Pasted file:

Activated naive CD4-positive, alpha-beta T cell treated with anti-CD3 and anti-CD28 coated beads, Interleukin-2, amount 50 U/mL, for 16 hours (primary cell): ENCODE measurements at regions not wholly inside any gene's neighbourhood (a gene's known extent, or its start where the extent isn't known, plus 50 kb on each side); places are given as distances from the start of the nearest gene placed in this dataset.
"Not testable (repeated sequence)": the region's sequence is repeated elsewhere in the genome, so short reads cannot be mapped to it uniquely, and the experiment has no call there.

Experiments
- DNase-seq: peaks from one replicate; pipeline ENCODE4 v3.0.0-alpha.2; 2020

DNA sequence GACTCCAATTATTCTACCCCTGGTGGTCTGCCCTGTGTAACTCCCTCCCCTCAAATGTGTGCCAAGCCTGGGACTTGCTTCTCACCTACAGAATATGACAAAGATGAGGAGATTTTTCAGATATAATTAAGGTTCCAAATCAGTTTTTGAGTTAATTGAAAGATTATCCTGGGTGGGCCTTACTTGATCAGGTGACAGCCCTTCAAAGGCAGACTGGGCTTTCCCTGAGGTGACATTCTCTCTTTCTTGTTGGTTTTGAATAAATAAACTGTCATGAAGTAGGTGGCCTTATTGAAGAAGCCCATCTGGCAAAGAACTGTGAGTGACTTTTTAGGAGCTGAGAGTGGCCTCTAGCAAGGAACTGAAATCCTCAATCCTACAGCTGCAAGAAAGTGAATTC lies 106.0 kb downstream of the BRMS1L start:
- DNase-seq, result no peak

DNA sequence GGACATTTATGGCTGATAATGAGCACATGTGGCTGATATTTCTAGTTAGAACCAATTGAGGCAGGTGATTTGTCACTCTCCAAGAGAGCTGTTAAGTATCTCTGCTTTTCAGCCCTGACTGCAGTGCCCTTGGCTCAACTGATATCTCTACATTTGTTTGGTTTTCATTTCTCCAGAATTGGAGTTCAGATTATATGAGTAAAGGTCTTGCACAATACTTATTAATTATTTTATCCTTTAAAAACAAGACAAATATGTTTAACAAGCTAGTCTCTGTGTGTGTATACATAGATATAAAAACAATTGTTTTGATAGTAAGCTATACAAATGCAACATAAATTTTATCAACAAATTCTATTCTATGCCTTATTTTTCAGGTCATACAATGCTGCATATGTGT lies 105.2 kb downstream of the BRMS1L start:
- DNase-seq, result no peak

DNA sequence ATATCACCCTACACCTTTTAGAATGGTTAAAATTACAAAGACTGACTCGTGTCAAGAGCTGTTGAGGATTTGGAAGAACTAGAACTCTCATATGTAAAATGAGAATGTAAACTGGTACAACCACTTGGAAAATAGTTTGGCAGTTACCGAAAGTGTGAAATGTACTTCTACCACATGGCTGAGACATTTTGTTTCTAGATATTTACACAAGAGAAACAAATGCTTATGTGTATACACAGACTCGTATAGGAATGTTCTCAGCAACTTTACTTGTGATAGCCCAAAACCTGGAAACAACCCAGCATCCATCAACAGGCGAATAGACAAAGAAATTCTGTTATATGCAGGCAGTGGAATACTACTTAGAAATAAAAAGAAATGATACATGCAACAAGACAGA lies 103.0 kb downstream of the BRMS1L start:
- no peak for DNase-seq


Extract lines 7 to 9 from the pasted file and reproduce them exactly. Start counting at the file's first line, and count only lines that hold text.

DNA sequence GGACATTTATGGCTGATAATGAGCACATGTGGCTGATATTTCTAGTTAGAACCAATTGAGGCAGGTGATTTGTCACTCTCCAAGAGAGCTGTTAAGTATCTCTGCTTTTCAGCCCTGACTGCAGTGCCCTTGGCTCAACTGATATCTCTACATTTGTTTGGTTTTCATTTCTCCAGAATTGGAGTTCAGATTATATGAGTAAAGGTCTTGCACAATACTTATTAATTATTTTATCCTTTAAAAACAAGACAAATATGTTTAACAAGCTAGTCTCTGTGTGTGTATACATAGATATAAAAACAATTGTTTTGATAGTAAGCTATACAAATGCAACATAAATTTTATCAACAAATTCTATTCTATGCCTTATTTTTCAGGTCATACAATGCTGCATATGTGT lies 105.2 kb downstream of the BRMS1L start:
- DNase-seq, result no peak

DNA sequence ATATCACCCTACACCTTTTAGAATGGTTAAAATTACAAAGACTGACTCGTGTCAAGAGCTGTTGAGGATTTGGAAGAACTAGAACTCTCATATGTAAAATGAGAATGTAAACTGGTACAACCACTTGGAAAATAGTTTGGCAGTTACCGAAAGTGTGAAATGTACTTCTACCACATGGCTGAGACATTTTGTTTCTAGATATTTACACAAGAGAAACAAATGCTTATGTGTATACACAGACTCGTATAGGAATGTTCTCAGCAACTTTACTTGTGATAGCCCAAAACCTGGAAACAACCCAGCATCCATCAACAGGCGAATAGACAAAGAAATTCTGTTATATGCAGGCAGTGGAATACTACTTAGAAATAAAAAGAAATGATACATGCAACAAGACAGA lies 103.0 kb downstream of the BRMS1L start: